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Food Scales Are Ace

As you may have noticed, I’ve been having a bit of an “appreciate the simple tools” time in my kitchen recently (hence my pean on the electric kettle). In fact, the most recent gadget I bought was a set of digital food scales, accurate to +-1g, for about £8, from Sainsburys - and I really can’t believe I went so long using crappy analogue scales.

They’re the universal solvent of cooking - they make my coffee better, they make my experiments easier, and they make my cruddy measuring jug less necessary.

Give it up for the scales.

h2. Beverages

I bought the scales for coffeemaking, and they haven’t disappointed. As I mentioned in the article on cafetières, accurate scales are absolutely vital for good coffee using a cafetiere or, I suspect, a filter, whether manual or automatic.

It’s not just coffee they’re great for. As we should all know, measuring ground solids by volume is a fairly crappy way to go about things, particularly if the individual grains are large and uneven. You’ll need a microgram scale to get the best results with measuring tea, but if you get one, you can start optimising toward the perfect brew (I really need to do that “A/B testing for food” article soon - sound interesting?). Unfortunately there’s very little info available on exactly how much tea you’ll need per pot, but Wikipedia recommends 2.25g per 180ml for black tea, which means that you can use even a normal scale for a pot of tea for three or more (assuming about 275ml in a mug, you’re looking at 825ml for three people, so make a litre to avoid the dregs, using 12.5 of tea).

Hot chocolate, squash, citron presse, all of these things are vastly variable on volume, and bloody difficult to reliably reproduce using just the regular teaspoon. Did 17g of Green and Blacks’ hot chocolate with 450ml of hot milk produce the Best Chocolate Evar? Now you’ll know.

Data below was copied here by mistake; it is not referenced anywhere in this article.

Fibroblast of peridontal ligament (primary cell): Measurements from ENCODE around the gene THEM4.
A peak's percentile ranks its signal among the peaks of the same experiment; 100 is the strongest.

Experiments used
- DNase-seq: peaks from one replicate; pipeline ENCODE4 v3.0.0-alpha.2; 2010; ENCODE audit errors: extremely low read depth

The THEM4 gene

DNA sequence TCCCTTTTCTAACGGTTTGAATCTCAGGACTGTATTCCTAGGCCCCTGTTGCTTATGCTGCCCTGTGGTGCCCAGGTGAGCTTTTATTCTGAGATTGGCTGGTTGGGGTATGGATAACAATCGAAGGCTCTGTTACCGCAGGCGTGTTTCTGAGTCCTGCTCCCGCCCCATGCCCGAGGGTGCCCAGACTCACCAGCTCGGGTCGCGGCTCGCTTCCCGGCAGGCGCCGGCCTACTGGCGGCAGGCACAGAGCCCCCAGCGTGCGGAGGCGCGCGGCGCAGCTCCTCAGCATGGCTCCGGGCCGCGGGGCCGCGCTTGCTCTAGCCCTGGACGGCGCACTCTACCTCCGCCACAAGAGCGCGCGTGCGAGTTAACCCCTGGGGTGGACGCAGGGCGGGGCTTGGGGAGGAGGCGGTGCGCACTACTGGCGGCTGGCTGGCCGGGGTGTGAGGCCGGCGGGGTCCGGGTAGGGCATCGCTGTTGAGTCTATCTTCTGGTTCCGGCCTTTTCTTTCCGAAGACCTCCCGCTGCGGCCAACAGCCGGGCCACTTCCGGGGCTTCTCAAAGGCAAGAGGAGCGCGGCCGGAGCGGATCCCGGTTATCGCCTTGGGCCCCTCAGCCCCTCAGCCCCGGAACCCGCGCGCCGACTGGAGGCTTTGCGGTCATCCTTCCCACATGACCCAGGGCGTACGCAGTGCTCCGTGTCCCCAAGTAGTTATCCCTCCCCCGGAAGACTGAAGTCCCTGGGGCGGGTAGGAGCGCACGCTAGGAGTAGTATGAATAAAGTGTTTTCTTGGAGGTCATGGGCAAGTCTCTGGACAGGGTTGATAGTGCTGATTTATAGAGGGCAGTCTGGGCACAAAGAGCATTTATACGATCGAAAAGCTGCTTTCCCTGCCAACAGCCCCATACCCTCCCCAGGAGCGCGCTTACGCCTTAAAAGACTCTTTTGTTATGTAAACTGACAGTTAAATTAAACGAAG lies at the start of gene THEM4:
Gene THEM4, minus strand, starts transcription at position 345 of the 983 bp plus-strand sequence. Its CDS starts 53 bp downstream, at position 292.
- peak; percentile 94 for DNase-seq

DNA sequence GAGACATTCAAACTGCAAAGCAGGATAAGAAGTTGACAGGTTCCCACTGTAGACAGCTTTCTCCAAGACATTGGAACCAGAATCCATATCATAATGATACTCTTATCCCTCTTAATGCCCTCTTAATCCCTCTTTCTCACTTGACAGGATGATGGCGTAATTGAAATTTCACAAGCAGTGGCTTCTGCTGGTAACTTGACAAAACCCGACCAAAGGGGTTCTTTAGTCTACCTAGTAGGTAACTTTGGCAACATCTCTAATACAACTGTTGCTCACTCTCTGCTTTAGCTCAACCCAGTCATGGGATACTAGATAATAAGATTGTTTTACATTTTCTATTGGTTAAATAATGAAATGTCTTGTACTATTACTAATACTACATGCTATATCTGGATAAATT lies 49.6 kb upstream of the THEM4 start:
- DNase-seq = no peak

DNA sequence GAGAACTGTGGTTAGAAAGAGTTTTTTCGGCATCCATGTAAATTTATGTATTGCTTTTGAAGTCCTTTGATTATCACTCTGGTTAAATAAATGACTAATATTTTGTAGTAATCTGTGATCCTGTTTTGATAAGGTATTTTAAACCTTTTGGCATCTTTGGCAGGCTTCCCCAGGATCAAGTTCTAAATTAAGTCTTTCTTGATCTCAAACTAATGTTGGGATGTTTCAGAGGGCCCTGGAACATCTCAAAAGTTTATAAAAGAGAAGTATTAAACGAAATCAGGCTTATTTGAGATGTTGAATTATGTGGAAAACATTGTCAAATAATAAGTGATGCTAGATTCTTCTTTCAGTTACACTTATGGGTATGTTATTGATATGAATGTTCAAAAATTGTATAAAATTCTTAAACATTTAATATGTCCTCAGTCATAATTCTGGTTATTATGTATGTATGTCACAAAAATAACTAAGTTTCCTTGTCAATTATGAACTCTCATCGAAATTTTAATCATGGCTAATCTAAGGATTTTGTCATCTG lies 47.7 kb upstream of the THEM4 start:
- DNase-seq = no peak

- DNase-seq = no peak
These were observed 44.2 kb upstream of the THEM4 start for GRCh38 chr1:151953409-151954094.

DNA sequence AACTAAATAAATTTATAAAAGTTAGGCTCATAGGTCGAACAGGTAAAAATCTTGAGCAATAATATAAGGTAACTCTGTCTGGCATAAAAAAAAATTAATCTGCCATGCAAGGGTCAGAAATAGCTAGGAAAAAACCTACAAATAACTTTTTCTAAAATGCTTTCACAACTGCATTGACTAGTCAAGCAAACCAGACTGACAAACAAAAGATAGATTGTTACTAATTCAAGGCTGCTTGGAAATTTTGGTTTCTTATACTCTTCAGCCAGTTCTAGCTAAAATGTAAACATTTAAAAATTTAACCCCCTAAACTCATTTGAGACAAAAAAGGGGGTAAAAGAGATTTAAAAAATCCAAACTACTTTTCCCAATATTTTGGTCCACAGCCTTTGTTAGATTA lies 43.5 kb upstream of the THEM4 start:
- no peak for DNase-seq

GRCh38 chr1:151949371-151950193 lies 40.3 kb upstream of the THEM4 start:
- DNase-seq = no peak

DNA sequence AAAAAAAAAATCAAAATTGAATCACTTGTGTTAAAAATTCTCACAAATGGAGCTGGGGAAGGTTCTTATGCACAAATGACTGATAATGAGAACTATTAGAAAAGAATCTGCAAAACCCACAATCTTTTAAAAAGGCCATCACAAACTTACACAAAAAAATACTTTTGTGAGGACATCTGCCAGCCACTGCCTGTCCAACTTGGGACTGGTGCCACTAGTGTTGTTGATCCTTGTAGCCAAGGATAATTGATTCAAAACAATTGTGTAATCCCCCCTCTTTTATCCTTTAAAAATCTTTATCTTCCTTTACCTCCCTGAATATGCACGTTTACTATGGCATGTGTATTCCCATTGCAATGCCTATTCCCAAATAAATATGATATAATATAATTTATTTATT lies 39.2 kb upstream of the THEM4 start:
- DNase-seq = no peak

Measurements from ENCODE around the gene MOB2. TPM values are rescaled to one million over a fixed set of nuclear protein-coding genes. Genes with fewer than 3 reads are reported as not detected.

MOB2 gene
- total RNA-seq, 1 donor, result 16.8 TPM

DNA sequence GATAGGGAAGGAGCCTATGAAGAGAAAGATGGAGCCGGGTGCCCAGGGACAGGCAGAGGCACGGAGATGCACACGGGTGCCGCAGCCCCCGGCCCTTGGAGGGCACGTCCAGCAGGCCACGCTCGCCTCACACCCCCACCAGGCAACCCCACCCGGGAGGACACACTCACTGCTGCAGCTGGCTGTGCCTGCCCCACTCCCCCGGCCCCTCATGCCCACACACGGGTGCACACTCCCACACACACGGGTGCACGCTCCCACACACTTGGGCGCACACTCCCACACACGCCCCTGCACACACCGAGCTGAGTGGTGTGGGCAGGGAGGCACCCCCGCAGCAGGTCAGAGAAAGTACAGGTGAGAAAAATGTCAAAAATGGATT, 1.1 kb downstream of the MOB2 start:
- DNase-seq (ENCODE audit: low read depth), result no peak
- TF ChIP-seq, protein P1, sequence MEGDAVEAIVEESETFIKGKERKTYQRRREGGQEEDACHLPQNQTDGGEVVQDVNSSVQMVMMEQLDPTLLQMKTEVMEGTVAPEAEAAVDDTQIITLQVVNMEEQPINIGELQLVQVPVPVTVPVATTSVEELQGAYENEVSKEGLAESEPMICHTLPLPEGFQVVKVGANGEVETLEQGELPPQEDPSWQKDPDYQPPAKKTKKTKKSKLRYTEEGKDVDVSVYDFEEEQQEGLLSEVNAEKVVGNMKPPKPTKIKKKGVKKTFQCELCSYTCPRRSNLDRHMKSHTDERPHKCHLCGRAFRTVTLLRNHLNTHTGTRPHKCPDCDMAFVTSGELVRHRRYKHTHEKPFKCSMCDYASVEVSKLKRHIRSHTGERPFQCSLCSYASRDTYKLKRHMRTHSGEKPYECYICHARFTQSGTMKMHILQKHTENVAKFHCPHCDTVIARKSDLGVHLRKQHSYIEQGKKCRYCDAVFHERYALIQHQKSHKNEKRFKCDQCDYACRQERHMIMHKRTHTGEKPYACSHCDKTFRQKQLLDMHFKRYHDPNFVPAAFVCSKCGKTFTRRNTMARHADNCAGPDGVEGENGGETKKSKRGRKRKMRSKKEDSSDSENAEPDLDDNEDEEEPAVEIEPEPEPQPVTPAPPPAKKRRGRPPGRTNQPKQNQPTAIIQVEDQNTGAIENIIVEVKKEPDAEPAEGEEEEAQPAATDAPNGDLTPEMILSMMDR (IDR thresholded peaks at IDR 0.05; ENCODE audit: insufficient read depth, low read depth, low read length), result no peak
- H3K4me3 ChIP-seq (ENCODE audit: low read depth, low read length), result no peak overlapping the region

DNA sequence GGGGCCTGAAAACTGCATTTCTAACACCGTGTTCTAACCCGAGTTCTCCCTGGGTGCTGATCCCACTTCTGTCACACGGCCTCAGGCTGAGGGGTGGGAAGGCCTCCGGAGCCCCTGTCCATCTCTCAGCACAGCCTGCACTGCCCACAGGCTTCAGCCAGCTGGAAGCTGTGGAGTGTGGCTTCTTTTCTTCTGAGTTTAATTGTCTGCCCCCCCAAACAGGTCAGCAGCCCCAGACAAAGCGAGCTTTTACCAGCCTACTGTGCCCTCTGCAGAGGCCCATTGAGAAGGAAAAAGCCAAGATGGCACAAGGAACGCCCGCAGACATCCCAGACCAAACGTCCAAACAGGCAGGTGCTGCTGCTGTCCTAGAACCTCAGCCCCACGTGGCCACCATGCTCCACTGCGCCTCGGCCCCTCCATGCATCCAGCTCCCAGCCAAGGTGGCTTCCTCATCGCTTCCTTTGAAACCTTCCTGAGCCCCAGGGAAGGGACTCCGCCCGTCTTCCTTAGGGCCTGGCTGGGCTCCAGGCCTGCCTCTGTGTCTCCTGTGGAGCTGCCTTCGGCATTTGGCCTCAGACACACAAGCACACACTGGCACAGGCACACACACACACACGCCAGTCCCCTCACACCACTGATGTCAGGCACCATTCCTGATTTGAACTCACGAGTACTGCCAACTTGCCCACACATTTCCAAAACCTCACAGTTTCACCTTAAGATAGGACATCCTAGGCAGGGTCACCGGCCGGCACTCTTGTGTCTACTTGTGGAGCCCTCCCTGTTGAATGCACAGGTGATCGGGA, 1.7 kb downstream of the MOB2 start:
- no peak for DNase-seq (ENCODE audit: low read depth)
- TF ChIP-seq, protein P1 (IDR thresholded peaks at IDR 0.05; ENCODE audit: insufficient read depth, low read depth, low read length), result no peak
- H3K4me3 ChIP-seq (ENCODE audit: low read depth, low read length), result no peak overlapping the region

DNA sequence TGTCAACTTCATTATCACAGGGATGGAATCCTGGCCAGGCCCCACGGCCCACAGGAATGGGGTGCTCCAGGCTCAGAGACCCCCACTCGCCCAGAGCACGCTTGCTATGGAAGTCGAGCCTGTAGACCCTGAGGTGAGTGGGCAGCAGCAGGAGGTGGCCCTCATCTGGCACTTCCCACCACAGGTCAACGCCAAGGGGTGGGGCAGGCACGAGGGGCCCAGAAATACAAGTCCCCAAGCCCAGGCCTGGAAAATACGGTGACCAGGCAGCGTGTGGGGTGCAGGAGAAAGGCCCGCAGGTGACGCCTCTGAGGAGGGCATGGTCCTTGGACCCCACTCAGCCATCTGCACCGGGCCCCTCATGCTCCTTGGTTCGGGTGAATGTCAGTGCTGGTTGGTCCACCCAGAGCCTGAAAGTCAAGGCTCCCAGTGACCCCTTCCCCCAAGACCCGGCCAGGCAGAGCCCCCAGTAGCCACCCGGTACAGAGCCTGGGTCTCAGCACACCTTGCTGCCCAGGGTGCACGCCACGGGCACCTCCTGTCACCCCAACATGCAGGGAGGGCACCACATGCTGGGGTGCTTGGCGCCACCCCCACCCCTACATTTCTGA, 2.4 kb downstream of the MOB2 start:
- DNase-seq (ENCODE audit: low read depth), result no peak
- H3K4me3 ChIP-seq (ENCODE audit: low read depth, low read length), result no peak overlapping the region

Which leads me on to…

h2. Repeatability

We’re all geeks here, right? I mean, I’m actually sitting typing this wearing an XKCD Science: it works, bitches T-shirt. So we should know by now the value of being able to reproduce our results.

You needs you a good set of scales to do that. And once you’ve got them, you can actually embark on an entirely different sort of cooking, which you may find more or less fun depending on your personal preferences - actually setting up multiple different variations on a dish and seeing what works best. Many cooks might find that unutterably boring, I know, but it has one great advantage that you can actually start adding to the Great Cook’s Canon this way: rather than following along with other cooks and chefs, having vague discussions, you can not only optimise your own dishes, you can tell other people EXACTLY how to produce your results.

h3. Retire the measuring jug

I have a bit of a thing about my measuring jug - I can’t stand it. It’s crappy plastic, it’s hard to read, I have to bend over, squint and guess even to get readings to within 100ml of where I’m aiming.

And then, I realised that an awful lot of the time, what I’m measuring is either water, or so close to water as to make no difference. Beer has a density of 1010 g/l. Milk’s about 1030 g/l. Wine’s around 970 g/l. If you assume everything in your kitchen that’s substantially composed of water has a density identical to water, you’ll get volume measurements at least as accurate as you’d get out of a measuring jug. (And if you need to measure other stuff, there’s a good chart of densities of common liquids available online).

Advantages? Numerous. Make up stock from a stock cube by pouring hot water onto the cube in a jug on the scales. Get a precise 31 or 41 ratio for vinaigrette (and then test, and reproduce, as above!). Only heat as much water as you need to.

h2. Diets and portion sizes

I’ll be honest - I hadn’t thought of this one until I did a bit of Googling. But it makes perfect sense. Want to control your portion sizes for weightloss, muscle-building, or just making sure you and your friends get the same amount of the roast beef you’ve just cooked? Enter the scales.

Again, you could do this using volume, or marked supermarket weights and some guesswork, but scales make it easier - and make it possible to accurately predict how many calories you’ll get out of that portion of pasta (which you ain’t volume measuring without getting Archimedian on its ass) or that hand-cut slice of bread.

h2. Baking.

It’s science for hungry people.

**Anything I’ve forgotten? Any other reasons to love the humble scale? **